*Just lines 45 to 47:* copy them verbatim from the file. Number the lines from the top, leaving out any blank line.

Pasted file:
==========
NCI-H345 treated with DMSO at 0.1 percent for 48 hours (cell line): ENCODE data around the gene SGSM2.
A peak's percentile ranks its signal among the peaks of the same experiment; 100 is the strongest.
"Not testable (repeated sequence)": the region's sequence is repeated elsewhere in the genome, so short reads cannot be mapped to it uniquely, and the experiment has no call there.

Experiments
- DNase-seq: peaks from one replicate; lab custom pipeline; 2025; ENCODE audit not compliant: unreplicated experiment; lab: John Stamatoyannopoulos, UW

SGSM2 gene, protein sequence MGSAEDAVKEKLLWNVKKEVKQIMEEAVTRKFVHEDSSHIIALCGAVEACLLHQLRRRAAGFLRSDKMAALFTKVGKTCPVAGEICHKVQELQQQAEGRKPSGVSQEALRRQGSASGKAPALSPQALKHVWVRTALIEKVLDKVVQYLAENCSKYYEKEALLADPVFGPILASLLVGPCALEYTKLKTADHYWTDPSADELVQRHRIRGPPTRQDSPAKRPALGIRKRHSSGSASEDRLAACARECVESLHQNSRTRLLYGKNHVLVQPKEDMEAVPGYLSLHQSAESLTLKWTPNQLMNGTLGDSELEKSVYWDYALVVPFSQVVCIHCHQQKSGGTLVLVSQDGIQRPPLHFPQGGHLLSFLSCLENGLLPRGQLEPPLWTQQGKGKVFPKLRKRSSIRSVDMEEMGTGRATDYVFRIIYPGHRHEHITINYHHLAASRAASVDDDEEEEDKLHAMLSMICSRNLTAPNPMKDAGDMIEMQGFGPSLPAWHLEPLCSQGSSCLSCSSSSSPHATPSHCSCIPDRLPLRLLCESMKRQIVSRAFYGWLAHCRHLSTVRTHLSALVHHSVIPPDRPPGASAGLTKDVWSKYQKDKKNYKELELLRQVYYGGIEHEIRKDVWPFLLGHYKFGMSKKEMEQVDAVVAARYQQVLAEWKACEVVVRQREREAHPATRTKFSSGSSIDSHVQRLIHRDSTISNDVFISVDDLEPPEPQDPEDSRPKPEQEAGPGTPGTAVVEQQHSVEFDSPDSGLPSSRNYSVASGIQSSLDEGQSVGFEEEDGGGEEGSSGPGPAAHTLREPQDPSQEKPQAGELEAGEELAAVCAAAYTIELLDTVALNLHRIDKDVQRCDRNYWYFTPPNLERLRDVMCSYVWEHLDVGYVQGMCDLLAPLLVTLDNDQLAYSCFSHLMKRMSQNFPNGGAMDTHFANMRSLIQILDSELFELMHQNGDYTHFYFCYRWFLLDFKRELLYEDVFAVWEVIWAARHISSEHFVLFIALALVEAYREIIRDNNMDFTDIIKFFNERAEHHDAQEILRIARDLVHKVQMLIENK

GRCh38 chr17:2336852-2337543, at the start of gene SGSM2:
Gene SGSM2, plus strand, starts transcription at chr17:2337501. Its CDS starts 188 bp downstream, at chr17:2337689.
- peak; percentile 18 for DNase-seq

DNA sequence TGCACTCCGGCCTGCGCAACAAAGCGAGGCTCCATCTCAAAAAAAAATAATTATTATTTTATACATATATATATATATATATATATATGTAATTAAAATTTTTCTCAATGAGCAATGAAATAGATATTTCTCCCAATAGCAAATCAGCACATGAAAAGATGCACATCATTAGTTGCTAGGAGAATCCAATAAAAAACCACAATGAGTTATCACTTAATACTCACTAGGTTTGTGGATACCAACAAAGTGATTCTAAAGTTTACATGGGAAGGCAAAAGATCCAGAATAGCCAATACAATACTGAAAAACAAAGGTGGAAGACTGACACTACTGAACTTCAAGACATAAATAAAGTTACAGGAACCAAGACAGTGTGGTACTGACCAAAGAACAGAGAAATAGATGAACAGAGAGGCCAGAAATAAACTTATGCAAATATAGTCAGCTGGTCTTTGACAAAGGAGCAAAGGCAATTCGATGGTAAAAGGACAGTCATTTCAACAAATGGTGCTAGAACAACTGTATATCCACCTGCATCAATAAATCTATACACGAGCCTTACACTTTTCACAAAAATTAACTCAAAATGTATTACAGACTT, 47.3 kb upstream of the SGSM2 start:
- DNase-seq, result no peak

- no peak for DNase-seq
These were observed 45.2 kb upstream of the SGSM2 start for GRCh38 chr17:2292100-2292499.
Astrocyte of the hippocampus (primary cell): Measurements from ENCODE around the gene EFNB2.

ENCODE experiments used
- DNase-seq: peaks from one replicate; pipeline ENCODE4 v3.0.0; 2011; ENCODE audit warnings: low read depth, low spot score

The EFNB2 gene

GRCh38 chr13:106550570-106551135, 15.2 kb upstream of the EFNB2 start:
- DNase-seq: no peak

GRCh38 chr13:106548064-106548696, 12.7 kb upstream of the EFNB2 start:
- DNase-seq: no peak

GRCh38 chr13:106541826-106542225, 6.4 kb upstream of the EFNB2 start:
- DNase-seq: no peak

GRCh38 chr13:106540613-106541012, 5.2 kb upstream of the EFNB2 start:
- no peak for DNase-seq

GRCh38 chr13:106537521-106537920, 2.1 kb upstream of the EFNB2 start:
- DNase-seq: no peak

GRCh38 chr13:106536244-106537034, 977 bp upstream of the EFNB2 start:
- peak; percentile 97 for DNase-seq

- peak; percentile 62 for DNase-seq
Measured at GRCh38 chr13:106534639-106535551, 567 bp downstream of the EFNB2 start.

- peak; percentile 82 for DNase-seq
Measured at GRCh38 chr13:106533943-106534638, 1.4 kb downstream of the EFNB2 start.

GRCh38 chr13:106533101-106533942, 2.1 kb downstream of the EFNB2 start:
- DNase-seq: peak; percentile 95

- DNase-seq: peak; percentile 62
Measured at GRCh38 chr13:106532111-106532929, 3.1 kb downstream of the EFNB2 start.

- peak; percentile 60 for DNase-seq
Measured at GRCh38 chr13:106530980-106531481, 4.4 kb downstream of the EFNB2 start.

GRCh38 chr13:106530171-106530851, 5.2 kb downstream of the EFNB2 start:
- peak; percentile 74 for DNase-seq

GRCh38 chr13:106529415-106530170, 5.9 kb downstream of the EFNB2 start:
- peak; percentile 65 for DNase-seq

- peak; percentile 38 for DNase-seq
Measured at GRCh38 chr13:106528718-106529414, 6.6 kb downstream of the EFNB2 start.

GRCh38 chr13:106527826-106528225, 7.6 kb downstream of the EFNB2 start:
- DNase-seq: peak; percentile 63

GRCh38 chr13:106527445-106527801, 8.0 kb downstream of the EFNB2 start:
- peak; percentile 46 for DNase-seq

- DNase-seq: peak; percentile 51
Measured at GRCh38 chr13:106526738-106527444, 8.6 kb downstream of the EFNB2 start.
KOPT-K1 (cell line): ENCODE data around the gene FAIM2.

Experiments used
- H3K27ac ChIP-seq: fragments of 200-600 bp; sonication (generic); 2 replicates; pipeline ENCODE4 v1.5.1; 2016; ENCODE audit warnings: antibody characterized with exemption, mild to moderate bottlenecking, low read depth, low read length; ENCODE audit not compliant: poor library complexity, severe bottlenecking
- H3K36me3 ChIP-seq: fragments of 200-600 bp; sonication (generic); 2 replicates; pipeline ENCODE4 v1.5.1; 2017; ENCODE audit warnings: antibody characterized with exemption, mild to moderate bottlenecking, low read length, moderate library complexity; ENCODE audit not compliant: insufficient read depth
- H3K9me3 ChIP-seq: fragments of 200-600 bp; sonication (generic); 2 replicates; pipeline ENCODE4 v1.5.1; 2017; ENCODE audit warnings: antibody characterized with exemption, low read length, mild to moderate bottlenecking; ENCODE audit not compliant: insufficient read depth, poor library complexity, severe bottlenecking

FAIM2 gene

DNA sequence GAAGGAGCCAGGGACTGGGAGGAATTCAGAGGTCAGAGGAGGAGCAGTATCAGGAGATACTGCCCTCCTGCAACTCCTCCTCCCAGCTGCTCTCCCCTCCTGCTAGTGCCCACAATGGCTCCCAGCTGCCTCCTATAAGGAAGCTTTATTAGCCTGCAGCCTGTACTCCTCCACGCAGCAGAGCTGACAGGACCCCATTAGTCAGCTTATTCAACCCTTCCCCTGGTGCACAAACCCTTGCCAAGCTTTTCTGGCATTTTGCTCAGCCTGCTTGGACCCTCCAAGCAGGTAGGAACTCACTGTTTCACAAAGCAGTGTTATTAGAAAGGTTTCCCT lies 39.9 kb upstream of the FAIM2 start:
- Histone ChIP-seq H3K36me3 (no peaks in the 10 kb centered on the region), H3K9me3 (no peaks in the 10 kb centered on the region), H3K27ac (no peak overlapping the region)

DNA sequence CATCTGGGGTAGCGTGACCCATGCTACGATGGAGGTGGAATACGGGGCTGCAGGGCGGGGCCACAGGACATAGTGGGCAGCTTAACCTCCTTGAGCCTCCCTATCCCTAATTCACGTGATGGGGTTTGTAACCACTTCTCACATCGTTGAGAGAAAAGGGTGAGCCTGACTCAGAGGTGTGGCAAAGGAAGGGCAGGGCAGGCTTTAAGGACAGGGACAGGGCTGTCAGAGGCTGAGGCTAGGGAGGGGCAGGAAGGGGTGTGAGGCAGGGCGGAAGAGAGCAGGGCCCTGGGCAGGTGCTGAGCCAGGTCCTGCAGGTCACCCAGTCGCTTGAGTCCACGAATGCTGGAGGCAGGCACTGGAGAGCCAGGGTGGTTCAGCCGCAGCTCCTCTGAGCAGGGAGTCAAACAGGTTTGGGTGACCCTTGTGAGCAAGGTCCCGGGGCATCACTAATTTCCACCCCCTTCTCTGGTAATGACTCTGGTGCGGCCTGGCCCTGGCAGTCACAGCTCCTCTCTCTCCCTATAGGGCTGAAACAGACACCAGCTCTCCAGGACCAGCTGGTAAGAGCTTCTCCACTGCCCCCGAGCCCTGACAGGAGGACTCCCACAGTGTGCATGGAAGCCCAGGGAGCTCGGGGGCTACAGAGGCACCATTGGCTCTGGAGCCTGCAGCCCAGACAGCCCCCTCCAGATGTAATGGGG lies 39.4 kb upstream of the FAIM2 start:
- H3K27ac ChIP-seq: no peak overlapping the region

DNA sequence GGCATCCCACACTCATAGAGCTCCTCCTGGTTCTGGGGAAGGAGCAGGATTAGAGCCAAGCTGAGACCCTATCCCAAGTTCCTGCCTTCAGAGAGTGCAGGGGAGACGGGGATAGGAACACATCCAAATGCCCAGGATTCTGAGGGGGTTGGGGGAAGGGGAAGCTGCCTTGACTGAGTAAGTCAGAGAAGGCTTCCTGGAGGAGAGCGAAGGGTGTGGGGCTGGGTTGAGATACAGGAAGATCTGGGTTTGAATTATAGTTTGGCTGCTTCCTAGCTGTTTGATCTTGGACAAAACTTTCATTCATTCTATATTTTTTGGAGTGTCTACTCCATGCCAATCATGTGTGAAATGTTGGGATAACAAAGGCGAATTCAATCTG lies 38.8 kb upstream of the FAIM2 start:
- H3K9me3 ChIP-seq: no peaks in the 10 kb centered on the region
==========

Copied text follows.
Measured at GRCh38 chr13:106528718-106529414, 6.6 kb downstream of the EFNB2 start.

GRCh38 chr13:106527826-106528225, 7.6 kb downstream of the EFNB2 start:
- DNase-seq: peak; percentile 63